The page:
Almost everyone, in the post-Tim Ferriss world, has dreamed of working only an hour a day. But innovation author and speaker Steve Shapiro has actually done it. Since this January 1st, he’s stuck to his hour-a-day plan, occasionally modifying it (three hours of work one day means he takes the next two off) but never abandoning the plan.
Part of Shapiro’s motivation is practicing what he preaches to clients. “I’m a big believer in leverage,” he says. “How can you do one hour of work and get 100 hours of result? You can’t have a limited mindset.” In his own life, he realized, he achieved the greatest leverage from “the creation of intellectual capital – writing. If I can create new content that’s different than what others are saying, that’s all I should be doing – nothing else.” So how is this possible for a thriving professional?
Outsourcing. Shapiro works with a ‘relationship manager’ who handles his invoicing, administration, and logistics, as well as a business development specialist who hunts for licensing opportunities. On an as-needed basis, he also employs a web designer, PR agent, and others. He handles his own email but uses an app called SaneBox to keep it under control.
Don’t Waste Time on Social Media. “For social media, I use slivers of my time,” says Shapiro. He’s a big fan – and early adopter – of blogging, but limits his use of Facebook, Twitter, and other similar services to “when I’m waiting in line and have nothing else to do. For the people who hire me, I don’t think social media is where they find me,” he says. Indeed, with his reputation well-established (including through his most recent book Best Practices Are Stupid: 40 Ways to Out-Innovate the Competition), buyers often seek him out specifically or discover him through his blog.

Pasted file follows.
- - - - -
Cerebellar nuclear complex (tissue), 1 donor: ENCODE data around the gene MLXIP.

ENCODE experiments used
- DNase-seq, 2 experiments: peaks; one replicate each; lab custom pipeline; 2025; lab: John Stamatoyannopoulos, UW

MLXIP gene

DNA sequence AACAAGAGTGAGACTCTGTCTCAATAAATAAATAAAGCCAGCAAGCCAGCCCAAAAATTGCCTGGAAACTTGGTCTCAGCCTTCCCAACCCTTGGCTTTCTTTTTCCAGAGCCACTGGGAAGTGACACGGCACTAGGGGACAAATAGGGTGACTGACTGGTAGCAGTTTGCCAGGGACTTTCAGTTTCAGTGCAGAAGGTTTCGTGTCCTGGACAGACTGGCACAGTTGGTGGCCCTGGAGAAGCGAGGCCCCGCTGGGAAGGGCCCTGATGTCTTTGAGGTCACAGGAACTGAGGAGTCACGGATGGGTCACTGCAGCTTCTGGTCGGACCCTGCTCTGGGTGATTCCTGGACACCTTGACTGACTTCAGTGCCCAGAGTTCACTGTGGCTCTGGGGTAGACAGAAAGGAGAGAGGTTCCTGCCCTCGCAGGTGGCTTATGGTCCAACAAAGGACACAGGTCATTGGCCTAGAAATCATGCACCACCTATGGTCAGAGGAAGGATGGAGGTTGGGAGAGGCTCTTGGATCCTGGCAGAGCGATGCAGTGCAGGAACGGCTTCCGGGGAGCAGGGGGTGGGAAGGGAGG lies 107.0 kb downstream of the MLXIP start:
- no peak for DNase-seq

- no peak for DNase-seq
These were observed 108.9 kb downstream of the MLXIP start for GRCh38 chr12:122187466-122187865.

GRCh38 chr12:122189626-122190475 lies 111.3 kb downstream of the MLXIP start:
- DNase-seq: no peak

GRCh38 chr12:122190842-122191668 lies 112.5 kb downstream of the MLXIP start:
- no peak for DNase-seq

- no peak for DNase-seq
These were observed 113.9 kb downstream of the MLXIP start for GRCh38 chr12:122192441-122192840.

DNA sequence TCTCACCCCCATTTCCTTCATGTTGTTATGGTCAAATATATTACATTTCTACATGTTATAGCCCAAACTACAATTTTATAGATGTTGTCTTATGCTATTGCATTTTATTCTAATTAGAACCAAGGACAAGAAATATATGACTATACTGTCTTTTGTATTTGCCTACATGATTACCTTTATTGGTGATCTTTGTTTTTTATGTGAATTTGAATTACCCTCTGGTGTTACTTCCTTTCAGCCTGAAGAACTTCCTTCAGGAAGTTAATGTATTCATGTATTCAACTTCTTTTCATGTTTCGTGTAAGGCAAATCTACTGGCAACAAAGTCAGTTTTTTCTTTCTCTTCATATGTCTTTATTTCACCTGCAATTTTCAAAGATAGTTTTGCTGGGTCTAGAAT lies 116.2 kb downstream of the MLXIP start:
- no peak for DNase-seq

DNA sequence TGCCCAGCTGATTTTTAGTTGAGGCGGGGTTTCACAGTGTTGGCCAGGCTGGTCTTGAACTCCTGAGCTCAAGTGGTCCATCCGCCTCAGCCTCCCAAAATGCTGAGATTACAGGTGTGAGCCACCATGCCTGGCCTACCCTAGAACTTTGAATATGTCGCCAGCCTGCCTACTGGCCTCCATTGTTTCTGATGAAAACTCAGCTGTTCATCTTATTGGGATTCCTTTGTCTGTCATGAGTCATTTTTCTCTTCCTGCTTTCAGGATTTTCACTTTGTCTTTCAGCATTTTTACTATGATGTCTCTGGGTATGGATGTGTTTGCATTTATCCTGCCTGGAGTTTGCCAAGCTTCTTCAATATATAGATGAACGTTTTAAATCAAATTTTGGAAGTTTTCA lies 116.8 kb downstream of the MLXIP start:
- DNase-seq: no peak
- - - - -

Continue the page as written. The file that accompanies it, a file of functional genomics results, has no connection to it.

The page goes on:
The Fun Stuff Isn’t Work. To be fair, not everything business-related is counted as work in Shapiro’s reckoning, including our lunch meeting and interview. The trick is making it genuinely fun: he invited me to a seaside restaurant steps from where he lives, with scenic views of Boston Harbor.
Make Your Actual Work Count. Shapiro doesn’t waste time on outbound sales and has never made a cold call in 12 years of working for himself. Instead, he focuses on finding ways to access the people he wants to reach; some of his favorite strategies are doing webinars (reaching hundreds of potential buyers at once) and offering to send copies of his books to interesting prospects. Additionally, during his one hour of work a day, he asks himself, “What’s the one thing I need to do today, or the one person I could reach out to who will have the greatest impact?” If there’s not a pressing agenda item, he may place calls to 3-4 past clients to catch up and reconnect.
Overall, says Shapiro, “Most people spend 80% of their time thinking about their current business and 20% on the future,” he says. “I want to shift that around.”
Working one hour a day may seem impossible to busy professionals who can’t get everything done without putting in late nights and weekend hours – but Shapiro is making it happen. Have you tried to limit your work hours? Was it successful? What was your strategy, and what proved most effective?
This post originally appeared on the Forbes website on July 25, 2013.
Dorie Clark is CEO of Clark Strategic Communications and the author of Reinventing You: Define Your Brand, Imagine Your Future (Harvard Business Review Press, 2013). She is a strategy consultant who has worked with clients including Google, Yale University, and the Ford Foundation. Listen to her podcasts or follow her on Twitter.